I’ve been planning to review a few Dickens films to mark his bicentenary, and am now beginning at the end of his career – though I do plan to write about adaptations of some of the earlier novels too! I will be discussing the whole plot of Drood in this review, including the ending of the 1935 film and also of the most recent BBC adaptation. As a lifelong Dickens fan, I like all his novels and have read them all many times over the years. But his last, dark masterpiece, The Mystery of Edwin Drood, holds a special fascination for me, as for many other readers – from its stunning dream opening in the opium den through to its abrupt breaking off when the author died. The book’s real power lies not in the endless controversy over how it would have ended, but in the tortured double character of John Jasper, lay precentor of the cathedral by day and drug addict by night. (I’ve read an article somewhere pointing out the similarity between Jasper and Stevenson’s Dr Jekyll and Mr Hyde, which had already been adapted for the screen twice when Hollywood turned its attention to Dickens’ novel.)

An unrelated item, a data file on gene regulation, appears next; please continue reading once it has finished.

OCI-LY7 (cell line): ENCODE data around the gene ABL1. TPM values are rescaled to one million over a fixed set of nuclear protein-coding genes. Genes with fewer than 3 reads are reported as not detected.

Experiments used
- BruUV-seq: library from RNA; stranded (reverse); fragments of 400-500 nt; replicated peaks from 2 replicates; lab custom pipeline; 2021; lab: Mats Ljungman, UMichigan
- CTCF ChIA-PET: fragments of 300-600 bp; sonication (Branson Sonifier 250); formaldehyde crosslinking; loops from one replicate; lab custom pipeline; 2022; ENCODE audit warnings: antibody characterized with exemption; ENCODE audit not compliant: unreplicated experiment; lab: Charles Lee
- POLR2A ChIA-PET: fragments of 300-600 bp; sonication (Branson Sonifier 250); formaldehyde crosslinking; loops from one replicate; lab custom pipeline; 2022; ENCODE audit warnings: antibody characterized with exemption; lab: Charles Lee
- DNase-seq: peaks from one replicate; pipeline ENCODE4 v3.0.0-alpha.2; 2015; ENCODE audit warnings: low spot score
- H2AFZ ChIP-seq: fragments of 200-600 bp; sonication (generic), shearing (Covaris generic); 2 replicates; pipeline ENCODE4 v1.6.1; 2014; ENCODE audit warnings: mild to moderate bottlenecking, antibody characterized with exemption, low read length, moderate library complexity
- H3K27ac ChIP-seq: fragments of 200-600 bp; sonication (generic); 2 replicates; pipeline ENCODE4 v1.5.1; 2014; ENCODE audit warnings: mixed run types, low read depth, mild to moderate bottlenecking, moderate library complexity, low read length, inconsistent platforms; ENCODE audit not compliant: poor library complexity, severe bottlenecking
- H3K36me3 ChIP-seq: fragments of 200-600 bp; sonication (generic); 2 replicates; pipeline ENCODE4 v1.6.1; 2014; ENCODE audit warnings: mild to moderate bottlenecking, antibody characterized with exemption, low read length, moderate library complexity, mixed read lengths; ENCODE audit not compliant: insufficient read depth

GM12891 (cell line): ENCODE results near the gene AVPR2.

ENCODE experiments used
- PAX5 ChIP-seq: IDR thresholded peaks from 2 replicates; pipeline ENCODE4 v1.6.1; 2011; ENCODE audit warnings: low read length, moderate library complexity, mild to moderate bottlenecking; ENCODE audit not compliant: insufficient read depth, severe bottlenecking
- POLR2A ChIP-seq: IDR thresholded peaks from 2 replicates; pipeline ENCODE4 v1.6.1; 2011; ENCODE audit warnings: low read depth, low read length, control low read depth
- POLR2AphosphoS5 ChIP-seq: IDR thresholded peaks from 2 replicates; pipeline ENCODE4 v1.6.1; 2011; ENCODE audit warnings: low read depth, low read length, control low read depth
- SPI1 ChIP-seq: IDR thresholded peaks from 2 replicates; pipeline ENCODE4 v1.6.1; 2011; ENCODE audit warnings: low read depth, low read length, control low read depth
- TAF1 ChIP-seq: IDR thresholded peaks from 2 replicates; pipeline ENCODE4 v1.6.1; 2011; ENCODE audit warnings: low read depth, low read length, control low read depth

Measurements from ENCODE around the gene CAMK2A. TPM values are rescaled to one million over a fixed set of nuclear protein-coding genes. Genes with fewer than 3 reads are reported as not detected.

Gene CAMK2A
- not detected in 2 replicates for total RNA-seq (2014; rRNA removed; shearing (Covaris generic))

There have been many attempts to complete Drood in print, as well as a handful of film and TV versions, most recently the BBC adaptation shown at Christmas in the UK. I was disappointed by the latest version, or by the second half of it anyway with its convoluted ending. To my mind the 1935 adaptation holds together much better, despite its short length, coming in at under 90 minutes. Indeed, the shortness may be an advantage in some ways, as most of the film is drawn from the book we have and only a few scenes at the end move into the realm of the unwritten. Drood was one of three Dickens novels adapted for the screen in 1935 – and it was also one of a series of horror-themed films from Universal. TCM’s article about the film points out that director Stuart Walker “had his fingers in both the horror genre (Werewolf of London, 1935) and Dickens (Great Expectations, 1934).” The film does have a Gothic atmosphere much of the time, with dark, moody cinematography and a spectacular storm, which is also there in the book. The “ancient English Cathedral town” is made menacing rather than picturesque – starting with the opium dream in the opening scene where Jasper sees the spire rising from the darkness of his own mind. It was all filmed in the US, but the English landscapes look convincing enough to me as a Brit, though one or two of the actors do have rather shaky accents at times, especially George Ernest as the street urchin Deputy.